This Baby Blues comic from July 6th, 2015 made me think of all the fun our sons had during the summer months…running around the neighborhood, playing at their great-grandfather’s farm, camping, going on hikes, exploring in the woods, planting our ‘eating’ garden or having a quiet afternoon reading a book up in our large magnolia tree.  Most of their summer was ‘free to do what they wanted to do’ and most of that took place outside.

When they were little their ‘free-range world’ was mostly in our backyard.  They felt so big when they were allowed to roam around without an adult (although I was watching them from the kitchen window).  They had a dirt pile, water to make lakes with, a tree with a tire swing and their own little eating garden.  They were in awe of the canning gardens back on the farms in Ohio but just as proud of their 3 ears of corn as their Great Grandpa was with his field of corn.

It is so important to let your child develop independence and confidence while they play outside.  There are many studies on the importance of nature experiences for children.  The Nebraska Early Learning Guidelines list 4 ways toddlers can connect with nature and how this experience benefits the child.

  1. Social Emotional – They develop a sense of self that includes independence, confidence and competence.
  2. Physical – Using fine motor skills they explore their environment and manipulate objects
  3. Language – While outside the child communicates for a variety of purposes in a variety ways. They use facial expressions, body movement and positions, as well as their words.
  4. Cognitive – the child develops scientific knowledge through active exploration of the environment.

Being outside stimulates your child to think, imagine, explore, create and enjoy the world around them.  They feel connected with the environment and have purpose for their interactions – using their five senses they are able to be scientist in a world that has patterns, colors, texture, sound, scents and things that taste good!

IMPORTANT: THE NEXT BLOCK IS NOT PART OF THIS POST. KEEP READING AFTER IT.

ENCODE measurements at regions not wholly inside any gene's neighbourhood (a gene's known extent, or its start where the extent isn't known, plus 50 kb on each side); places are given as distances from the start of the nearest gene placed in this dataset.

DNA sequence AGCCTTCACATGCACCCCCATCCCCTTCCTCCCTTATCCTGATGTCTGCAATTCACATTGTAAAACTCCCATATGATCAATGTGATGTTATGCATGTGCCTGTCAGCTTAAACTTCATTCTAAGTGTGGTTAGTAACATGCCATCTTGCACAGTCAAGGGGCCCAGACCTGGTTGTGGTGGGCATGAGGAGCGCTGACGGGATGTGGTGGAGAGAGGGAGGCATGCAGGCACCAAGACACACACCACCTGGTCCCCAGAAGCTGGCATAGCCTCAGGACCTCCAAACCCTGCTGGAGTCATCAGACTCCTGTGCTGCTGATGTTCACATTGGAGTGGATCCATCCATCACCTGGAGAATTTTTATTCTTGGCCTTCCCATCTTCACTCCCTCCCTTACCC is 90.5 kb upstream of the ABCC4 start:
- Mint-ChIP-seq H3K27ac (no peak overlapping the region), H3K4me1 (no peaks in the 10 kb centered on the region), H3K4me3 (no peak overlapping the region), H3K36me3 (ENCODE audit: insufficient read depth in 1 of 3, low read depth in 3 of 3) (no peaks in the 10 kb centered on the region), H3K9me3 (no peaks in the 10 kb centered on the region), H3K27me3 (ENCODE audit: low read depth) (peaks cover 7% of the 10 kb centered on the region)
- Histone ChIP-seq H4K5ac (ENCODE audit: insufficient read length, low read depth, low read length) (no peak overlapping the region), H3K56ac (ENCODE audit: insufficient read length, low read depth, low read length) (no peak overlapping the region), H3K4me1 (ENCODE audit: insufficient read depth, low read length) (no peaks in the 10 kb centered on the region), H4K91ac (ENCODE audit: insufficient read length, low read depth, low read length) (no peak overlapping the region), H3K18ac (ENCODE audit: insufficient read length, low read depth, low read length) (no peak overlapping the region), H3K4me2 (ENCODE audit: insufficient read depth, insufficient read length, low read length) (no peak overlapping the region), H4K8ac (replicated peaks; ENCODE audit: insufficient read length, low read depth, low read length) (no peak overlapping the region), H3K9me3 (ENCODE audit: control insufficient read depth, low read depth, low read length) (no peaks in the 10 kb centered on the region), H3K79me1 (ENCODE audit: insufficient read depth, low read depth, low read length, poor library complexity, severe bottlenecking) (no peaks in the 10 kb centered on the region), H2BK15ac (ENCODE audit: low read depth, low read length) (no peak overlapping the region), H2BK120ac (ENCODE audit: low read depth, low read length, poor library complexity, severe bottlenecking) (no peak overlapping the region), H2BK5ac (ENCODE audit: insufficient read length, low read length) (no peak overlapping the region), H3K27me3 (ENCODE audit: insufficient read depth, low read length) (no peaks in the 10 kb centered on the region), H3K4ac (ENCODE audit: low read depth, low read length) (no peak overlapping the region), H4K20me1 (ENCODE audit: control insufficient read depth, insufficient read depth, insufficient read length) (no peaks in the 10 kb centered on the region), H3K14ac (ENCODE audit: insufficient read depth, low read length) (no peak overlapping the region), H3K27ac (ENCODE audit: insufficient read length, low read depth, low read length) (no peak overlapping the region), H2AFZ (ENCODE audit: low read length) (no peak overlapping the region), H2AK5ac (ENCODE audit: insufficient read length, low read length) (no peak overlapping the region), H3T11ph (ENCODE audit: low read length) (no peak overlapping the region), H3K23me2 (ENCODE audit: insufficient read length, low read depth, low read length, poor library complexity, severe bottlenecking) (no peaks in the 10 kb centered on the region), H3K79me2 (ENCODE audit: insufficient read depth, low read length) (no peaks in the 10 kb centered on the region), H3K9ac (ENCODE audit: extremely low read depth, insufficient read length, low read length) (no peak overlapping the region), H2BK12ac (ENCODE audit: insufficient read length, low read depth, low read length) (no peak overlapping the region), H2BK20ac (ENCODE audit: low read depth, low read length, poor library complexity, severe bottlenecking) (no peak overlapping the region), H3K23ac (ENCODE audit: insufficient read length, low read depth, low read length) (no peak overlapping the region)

You may not be ready to let your toddler roam around the world free-range style but there are ways you can start to develop that self-confidence and independence in a safe environment.


One of those ways is to allow your child to interact with living things.  At preschool the children planted a garden.  They watered it and watched as their vegetables and flowers grew.   Every day I would get a request to pick a carrot.  We waited patiently for the carrots to grow.  The children were so excited when we were finally able to pull the carrots out of the soil.  This time when they asked — “Teacher Janice said  Yes!”  As we pulled the carrots out of the dirt the children could see what had been growing under the soil.  They examined the roots, talked about what the roots were for and then they washed the dirt of the carrots and ate them for snack. Planting a garden is just one way your child can experience nature.

Allowing your child to watch something grow that they are responsible for (planting it, watering it, eating it) is just a little step to independence.  They are developing a sense of confidence and competence.  And watching them smile as they proudly harvest the veggies/fruit from their garden is a memory  both of you will share for a lifetime.